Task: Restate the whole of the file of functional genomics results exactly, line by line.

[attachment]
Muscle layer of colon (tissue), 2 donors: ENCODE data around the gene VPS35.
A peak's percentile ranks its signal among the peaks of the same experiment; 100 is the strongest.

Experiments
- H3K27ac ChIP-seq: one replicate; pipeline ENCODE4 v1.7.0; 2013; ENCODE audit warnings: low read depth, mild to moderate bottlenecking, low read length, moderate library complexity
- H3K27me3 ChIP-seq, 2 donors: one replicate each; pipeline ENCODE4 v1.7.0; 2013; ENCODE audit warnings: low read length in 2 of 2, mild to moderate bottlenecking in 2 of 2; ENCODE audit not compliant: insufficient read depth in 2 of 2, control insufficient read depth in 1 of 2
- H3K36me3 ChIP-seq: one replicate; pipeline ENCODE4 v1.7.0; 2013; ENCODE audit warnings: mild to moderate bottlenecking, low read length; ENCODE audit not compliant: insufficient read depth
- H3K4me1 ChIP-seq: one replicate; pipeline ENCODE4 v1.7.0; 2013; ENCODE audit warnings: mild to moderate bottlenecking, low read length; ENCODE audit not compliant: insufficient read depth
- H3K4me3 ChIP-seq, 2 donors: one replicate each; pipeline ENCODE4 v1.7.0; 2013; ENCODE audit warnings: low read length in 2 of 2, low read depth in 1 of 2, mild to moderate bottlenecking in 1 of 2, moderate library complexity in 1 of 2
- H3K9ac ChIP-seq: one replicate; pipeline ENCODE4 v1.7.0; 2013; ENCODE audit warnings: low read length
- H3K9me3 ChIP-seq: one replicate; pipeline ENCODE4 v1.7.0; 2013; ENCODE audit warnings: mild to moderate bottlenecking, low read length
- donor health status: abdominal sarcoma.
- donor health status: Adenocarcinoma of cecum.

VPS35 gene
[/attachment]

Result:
Muscle layer of colon (tissue), 2 donors: ENCODE data around the gene VPS35.
A peak's percentile ranks its signal among the peaks of the same experiment; 100 is the strongest.

Experiments
- H3K27ac ChIP-seq: one replicate; pipeline ENCODE4 v1.7.0; 2013; ENCODE audit warnings: low read depth, mild to moderate bottlenecking, low read length, moderate library complexity
- H3K27me3 ChIP-seq, 2 donors: one replicate each; pipeline ENCODE4 v1.7.0; 2013; ENCODE audit warnings: low read length in 2 of 2, mild to moderate bottlenecking in 2 of 2; ENCODE audit not compliant: insufficient read depth in 2 of 2, control insufficient read depth in 1 of 2
- H3K36me3 ChIP-seq: one replicate; pipeline ENCODE4 v1.7.0; 2013; ENCODE audit warnings: mild to moderate bottlenecking, low read length; ENCODE audit not compliant: insufficient read depth
- H3K4me1 ChIP-seq: one replicate; pipeline ENCODE4 v1.7.0; 2013; ENCODE audit warnings: mild to moderate bottlenecking, low read length; ENCODE audit not compliant: insufficient read depth
- H3K4me3 ChIP-seq, 2 donors: one replicate each; pipeline ENCODE4 v1.7.0; 2013; ENCODE audit warnings: low read length in 2 of 2, low read depth in 1 of 2, mild to moderate bottlenecking in 1 of 2, moderate library complexity in 1 of 2
- H3K9ac ChIP-seq: one replicate; pipeline ENCODE4 v1.7.0; 2013; ENCODE audit warnings: low read length
- H3K9me3 ChIP-seq: one replicate; pipeline ENCODE4 v1.7.0; 2013; ENCODE audit warnings: mild to moderate bottlenecking, low read length
- donor health status: abdominal sarcoma.
- donor health status: Adenocarcinoma of cecum.

VPS35 gene